Home News ‘It’s raining cats and dogs,’ yes, but snakes?

‘It’s raining cats and dogs,’ yes, but snakes?

Rain in the Northern Cape has been welcome, but not the upsurge in snake activity it brought with it

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The Northern Cape department of agriculture has welcomed recent rains, but cautions farmers and communities to be on high alert for increased snake activity across the province.

In a media release, agriculture MEC Mase Manopole says recent heavy rains and improved weather conditions in the province could be linked to the high prevalence of snakes. Both venomous and less harmful snakes are more plentiful due to an upsurge in prey and the flooding of their shelters.

Mase Manopole, Northern Cape MEC for agriculture, environmental affairs, land reform and rural development. Photo: Soraya Crowie/Supplied
Mase Manopole, Northern Cape MEC for agriculture, environmental affairs, land reform and rural development. Photo: Soraya Crowie/Supplied

Springtime is moulting season for various snake species, Manopole further clarified. During this time snakes could be encountered in populated areas in gardens and houses closest to open veld. This has become common occurrence in Kimberley.

Households with rubble in the yard are likely to attract snakes as the shelter attracts mice and rats, which are staples to the slithering predator.

“The increase in frogs, lizards and newborn birds after rains will result in more snake encounters since snakes in our province are mostly inactive during winter and therefore need to obtain food as it becomes warmer,” she said.

Eep! There is a snake in my house, what should I do?

In the Northern Cape, it is estimated that snakes and scorpion bites are fatal in at least five people per year.

The conflict between humans and snakes has been concerning due to the increase of the human population and the shrinking of natural habitat for the animals to survive in.

In southern Africa a total of 175 snake species exist, with 55 of these present in the Northern Cape.

Only five are considered dangerous: the Puff Adder (Bitis arietans), Cape Cobra (Naja nivea), Cape Coral Snake (Aspidelaps lubricus lubricus), Black Spitting Cobra (Naja nigricollis woodi) and Boomslang (Dispholidus typus typus).

Despite your own terror and shock in your encounter of the misunderstood visitor, Manopole warns that it is illegal to kill snakes in the province without the necessary permit to do so.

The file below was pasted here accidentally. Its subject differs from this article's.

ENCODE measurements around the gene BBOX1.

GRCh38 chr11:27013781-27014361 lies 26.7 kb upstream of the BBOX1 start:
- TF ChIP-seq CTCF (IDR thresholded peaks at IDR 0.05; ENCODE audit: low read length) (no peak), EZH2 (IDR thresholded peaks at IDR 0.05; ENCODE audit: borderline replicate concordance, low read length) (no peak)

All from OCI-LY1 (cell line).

“Snakes play an important role in our ecosystems since they control animal species such as mice and rats, which can spread diseases to humans.

“If you encounter a snake in your home or garden the best thing to do is to retreat at least five paces. At this distance you cannot get bitten by a snake. Observe the snake from a safe distance while calling a snake handler,” Manopole cautioned.

She added that the province boasted several qualified and trained experts who were willing to catch and release the misplaced serpents.

“It must be noted that even if a person obtained the necessary training to be able to handle snakes, in the Northern Cape Province they are also required to have a valid permit from our department, to be able to remove snake species from areas and to translocate them to a safe place.”

Manopole added, “It is necessary for the communities to familiarise themselves with the snake species which can occur in their area and to know what to do when they encounter a snake. Educational resources are freely available from the Department offices.”

Noluthando Ngcakani
Noluthando Ngcakani
With roots in the Northern Cape, this Kimberley Diamond has had a passion for telling human interest stories since she could speak her first words. A foodie by heart, she began her journalistic career as an intern at the SABC where she discovered her love for telling agricultural, community and nature related stories. Not a stranger to a challenge Ngcakani will go above and beyond to tell your truth.
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